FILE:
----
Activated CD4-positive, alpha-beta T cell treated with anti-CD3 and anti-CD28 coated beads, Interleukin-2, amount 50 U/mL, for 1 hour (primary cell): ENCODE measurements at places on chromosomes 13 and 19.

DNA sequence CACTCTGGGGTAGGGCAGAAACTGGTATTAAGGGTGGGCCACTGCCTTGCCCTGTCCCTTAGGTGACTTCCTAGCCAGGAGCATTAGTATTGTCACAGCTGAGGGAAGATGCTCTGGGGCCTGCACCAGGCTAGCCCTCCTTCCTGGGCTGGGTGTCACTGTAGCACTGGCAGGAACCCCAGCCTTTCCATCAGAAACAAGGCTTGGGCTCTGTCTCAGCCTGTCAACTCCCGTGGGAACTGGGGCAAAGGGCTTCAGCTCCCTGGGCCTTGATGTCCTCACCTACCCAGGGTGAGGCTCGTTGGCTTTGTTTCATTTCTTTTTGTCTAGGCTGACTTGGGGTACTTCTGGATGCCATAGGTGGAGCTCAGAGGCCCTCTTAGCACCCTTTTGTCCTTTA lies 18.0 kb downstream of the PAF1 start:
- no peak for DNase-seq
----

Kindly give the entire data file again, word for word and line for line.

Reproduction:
Activated CD4-positive, alpha-beta T cell treated with anti-CD3 and anti-CD28 coated beads, Interleukin-2, amount 50 U/mL, for 1 hour (primary cell): ENCODE measurements at places on chromosomes 13 and 19.

DNA sequence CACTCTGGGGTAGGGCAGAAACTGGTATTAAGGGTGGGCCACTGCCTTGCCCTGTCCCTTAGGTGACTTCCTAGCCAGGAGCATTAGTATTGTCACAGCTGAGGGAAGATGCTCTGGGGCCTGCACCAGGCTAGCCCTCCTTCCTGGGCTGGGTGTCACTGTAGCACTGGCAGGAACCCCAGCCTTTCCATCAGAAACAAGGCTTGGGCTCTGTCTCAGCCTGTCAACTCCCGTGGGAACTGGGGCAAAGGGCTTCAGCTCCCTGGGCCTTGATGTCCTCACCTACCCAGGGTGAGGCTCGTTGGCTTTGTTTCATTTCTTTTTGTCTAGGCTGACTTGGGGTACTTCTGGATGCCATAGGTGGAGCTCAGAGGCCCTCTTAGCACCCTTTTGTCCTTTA lies 18.0 kb downstream of the PAF1 start:
- no peak for DNase-seq